If you’re a stay-at-home mom, I’m probably not going to tell you anything new, but being a stay-at-home mom can suck. Don’t get wrong, tending to home and family is rewarding both emotionally and spiritually. Plus, you get to binge watch GLOW while you Pledge the china cabinet. But there is a lot more that goes on in a day than your working spouse even realizes. How do I know this? Because I used to be the working spouse, before I became the stay-at-home dad.
There Are Not Enough Hours In The Day For This Stay-At-Home Dad
When I came home from a long day at the office, I would find my wife napping on the sofa. I’d roll up my sleeves and finish washing the dishes. Oh! And I’d also bitterly seethe while I played out delightful fantasies of telling off my better half while proclaiming to God above that I’m obviously the MVP of this duo. Of course, I never did because I’m secretly a terrible person, not a full blown, in your face, terrible person. My problem wasn’t my napping wife; it wasn’t the dishes in the sink. My problem was that I only saw one side.
Until I lost my job.
You learn very quickly just how precious the hours in a day can be. They fall away like sand through an hourglass – sorry, I used to watch a lot of Days Of Our Lives. I didn’t understand how the day could just fly by and leave you with the feeling of nothing accomplished. Let me give you an example of a typical Wednesday.
I only have one goal this Wednesday: laundry. Simple, right? Shut your face! It’s not! I bring a load of dirty clothes to the laundry room, only to find a soggy marsh of towels already taking up residence in the washer. Who put them there? I didn’t put them there. Yet somebody put them there, washed them, and didn’t move them over. Interesting. So before I get started on my load, I have rewash the funk out of these towels. And, of course, while the towels are washing, I have to watch some more episodes of GLOW.
I never claimed to be blameless in this story.
With the towels in the drier, I can now begin the day of washing the kids’ and my clothes. Next time your spouse comes home and throws shade about something not getting done; chunk a pair of dirty, ten-year-old boy underwear at their face. That’ll shut them up. Hazmat suits should come standard with any modern home. With the first load of laundry out of the washer and into the drier, I realize the living room floor is a wreck. I typically sort the clothes on the floor so the kids can put them away when they get home. But I can’t dump loads of clean clothes on an area rug gently kissed by dog fur, popcorn, my wife’s hair, my daughters’ hair, probably my hair, and enough grass to host a soccer tournament. So before I sink hip deep into this whole laundry kick, I need to spruce my house just a dab.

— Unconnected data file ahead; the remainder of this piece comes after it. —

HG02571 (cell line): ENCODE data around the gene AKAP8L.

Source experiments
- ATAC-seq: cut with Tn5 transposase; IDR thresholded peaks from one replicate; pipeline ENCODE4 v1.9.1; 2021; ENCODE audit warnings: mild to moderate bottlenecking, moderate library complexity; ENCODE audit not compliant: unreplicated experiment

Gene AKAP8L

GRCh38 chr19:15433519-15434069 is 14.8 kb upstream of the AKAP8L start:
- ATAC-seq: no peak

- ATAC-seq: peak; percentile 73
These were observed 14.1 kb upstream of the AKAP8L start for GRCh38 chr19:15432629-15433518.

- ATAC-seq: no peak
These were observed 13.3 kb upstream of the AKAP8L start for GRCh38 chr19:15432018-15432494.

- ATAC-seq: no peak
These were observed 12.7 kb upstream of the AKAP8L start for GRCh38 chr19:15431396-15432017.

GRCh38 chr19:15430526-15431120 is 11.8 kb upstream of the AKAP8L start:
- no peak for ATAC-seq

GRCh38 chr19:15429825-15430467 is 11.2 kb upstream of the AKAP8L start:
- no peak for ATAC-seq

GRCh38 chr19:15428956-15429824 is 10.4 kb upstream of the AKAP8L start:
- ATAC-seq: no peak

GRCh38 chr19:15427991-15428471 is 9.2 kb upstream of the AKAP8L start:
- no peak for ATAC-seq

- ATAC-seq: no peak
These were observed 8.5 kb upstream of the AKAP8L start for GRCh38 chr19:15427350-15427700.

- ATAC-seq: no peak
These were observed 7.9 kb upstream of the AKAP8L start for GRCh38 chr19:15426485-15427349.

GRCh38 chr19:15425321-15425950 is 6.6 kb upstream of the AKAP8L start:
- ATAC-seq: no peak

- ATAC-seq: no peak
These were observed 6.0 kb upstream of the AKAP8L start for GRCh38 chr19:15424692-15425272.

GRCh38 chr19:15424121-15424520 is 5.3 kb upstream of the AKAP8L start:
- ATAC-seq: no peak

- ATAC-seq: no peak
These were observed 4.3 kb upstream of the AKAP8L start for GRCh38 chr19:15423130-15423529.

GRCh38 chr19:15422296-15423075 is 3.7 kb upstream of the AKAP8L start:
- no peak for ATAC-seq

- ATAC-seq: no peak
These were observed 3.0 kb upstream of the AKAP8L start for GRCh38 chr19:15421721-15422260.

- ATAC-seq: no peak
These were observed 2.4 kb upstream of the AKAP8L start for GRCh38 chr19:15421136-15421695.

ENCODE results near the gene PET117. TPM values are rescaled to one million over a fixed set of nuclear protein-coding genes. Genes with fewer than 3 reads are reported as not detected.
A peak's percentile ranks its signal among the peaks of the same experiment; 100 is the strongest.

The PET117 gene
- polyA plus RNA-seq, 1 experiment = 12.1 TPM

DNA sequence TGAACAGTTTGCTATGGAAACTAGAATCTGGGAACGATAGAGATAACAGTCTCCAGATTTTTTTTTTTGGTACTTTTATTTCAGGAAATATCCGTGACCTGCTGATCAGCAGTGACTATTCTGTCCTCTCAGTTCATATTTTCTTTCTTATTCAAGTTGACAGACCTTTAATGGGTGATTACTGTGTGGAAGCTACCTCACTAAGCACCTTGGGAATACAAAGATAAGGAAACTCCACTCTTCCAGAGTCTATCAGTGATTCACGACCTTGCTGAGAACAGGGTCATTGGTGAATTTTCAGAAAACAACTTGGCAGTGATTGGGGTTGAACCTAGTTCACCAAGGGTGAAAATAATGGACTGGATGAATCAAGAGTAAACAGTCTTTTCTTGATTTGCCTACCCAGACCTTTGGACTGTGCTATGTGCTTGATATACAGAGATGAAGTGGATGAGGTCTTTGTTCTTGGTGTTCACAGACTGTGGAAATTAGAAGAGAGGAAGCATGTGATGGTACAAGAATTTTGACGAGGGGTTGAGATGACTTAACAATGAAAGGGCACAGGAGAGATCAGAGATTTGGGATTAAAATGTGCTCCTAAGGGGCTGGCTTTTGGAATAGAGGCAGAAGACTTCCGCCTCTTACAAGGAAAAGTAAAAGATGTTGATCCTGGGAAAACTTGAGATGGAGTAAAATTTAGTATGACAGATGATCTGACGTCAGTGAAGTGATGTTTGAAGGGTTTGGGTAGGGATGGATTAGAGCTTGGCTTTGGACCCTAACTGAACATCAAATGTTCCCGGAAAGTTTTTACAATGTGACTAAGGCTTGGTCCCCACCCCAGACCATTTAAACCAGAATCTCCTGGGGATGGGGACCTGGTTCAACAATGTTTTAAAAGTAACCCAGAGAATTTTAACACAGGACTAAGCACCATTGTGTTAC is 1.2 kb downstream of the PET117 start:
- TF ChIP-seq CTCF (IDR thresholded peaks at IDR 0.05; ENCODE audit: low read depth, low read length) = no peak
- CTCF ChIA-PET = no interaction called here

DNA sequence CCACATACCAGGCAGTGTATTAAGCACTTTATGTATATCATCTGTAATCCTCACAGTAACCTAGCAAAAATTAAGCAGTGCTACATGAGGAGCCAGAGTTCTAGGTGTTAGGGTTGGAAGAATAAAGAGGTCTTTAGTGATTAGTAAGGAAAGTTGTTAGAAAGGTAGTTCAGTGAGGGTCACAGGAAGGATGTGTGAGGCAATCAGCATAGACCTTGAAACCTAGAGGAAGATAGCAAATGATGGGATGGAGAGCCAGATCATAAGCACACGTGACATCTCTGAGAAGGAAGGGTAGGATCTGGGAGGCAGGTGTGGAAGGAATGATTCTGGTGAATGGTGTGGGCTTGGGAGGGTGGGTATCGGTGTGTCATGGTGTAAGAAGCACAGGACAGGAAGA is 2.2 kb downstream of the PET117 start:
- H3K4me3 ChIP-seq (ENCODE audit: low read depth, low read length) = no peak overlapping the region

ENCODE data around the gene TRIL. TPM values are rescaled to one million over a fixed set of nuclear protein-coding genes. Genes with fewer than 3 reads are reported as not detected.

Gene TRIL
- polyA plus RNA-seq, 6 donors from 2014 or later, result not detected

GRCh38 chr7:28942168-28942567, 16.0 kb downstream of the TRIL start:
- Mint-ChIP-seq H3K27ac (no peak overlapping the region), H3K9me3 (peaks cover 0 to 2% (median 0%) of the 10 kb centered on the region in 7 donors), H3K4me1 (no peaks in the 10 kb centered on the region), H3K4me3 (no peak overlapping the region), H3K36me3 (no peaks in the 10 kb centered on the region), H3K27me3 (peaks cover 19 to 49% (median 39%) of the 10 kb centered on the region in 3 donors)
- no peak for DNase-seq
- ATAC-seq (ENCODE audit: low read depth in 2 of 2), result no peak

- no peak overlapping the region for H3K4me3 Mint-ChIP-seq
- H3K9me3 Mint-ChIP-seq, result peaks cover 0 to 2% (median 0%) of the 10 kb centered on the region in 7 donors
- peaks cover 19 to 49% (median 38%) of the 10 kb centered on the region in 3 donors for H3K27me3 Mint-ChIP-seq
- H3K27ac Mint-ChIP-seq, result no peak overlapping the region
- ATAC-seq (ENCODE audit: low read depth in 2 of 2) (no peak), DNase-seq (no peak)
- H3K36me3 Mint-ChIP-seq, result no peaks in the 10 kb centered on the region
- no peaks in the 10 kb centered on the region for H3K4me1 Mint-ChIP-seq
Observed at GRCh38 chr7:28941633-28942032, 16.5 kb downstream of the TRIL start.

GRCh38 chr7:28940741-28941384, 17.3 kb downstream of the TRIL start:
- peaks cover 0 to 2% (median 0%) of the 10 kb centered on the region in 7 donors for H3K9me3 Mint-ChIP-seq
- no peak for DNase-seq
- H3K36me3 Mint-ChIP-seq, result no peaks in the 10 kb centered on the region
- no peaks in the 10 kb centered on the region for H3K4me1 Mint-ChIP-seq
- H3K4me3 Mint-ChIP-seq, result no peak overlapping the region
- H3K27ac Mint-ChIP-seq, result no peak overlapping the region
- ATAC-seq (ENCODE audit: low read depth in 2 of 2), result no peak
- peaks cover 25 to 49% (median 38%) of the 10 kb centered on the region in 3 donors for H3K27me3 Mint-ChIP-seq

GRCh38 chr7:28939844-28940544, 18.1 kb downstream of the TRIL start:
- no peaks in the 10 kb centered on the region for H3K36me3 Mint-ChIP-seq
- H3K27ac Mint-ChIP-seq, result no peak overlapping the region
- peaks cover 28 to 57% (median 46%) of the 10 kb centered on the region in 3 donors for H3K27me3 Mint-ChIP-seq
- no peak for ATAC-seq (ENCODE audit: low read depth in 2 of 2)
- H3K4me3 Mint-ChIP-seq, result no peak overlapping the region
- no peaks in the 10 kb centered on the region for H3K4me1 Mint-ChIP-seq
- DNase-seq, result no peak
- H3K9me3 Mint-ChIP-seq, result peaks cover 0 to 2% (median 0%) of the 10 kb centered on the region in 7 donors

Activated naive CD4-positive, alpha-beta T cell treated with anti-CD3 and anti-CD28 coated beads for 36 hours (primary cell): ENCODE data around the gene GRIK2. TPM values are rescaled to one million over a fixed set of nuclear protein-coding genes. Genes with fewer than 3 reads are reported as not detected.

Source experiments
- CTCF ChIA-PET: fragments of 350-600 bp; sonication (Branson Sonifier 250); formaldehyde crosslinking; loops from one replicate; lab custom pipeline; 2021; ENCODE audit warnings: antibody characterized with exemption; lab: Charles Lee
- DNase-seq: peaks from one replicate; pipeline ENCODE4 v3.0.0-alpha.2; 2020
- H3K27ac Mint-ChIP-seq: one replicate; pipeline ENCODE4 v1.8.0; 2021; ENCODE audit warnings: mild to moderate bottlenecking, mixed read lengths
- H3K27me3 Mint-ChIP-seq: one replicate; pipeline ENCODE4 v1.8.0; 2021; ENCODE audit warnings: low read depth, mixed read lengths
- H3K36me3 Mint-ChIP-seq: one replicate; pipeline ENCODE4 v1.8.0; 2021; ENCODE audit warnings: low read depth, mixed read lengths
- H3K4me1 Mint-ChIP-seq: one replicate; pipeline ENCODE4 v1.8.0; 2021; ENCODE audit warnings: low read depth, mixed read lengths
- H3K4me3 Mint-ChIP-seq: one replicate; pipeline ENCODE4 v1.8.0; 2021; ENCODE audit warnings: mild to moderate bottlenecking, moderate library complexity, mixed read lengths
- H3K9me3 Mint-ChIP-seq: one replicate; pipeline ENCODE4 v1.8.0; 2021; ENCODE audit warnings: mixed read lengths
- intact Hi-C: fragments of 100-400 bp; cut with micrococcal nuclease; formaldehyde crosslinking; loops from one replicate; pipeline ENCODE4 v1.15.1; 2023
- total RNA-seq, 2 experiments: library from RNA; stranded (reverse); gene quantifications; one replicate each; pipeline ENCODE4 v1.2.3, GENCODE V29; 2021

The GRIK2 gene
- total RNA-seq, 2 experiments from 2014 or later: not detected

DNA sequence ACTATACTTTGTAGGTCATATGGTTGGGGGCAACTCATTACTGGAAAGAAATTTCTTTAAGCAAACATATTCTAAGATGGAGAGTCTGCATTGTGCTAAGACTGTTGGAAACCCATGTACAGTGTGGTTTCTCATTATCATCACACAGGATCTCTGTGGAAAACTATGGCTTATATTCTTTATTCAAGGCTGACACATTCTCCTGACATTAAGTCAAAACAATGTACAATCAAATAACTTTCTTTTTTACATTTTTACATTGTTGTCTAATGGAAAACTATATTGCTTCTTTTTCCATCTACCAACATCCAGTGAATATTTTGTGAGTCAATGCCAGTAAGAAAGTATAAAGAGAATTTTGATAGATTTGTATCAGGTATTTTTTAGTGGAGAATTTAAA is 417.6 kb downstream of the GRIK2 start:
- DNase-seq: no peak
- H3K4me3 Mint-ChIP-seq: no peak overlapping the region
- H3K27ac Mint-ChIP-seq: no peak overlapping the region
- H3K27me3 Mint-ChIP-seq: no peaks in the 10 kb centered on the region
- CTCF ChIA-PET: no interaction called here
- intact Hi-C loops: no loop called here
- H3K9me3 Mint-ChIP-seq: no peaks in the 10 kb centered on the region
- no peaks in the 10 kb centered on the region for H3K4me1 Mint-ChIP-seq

I bust out the Dyson and after a little while the carpet is now clean. But what about the stairs? They’re a wreck. And what about upstairs? The game room alone is a wasteland. Our puppy got his fangs on a tennis ball and tore is to shreds within an hour. We’ve got bite-size chunks of sticky, tennis ball rubber dotting the upstairs carpet like Korean landmines. So I vacuum. What else can I do? I was raised with the idea you should be able to walk across your house without having to wear flip-flops like you’re taking a shower at a YMCA. It’s old school thinking, I know.
But guess what? Halfway through the vacuuming, the roller clogs on all the twisted hair/fur. I need a screwdriver to take off the casing, so I head to the garage where I find the cat as somehow snuck in. It shoots between my feet and into the kitchen. After I drag him out from under the dining room table, I open the backdoor to toss him into the woodchipper backyard, only to be bulled over by the dog that I put outside because he freaks out at the vacuum. Normally, him coming in wouldn’t be a big deal, but he has stomped through some water left over from the rain, and he has tracked in grass and smeared mud all over the kitchen floor. The dog goes back out easy enough, but now I have a kitchen floor to clean. Sweet Christmas, I can’t let all this grass loiter around my kitchen because it’ll just get tracked into the living room.
I sweep the kitchen. I mop the floor. I repair the vacuum. I vacuum. When I shut the Dyson off, I can hear my stomach going nuts. All I had for breakfast was grapefruit so I heat up a bowl of Spaghetti O’s, because I’m secretly seven and big for my age. When I sit down in my chair and unpause GLOW, I notice it’s now 1:40 p.m. and I have to pick up the kids from their grandmother’s in twenty minutes. Then we’ve got piano lessons. The day is pretty much over.
That’s how a day fades away on you. By the time my wife comes home, I’m exhausted. I smell like burnt hair and wet dog. I have immaculate floors, yet my children have zero clean underwear. You look back on the day and it’s all just a tragic blur. But don’t worry, folks. I’ve written it all down for you. So when your lambchop/shmoopie/cutie pie comes home and asks what you did all day; you just shove this little slice of my life in their face and have a glass of wine while they read. Then take a long bath and order a pizza. You’ve earned it.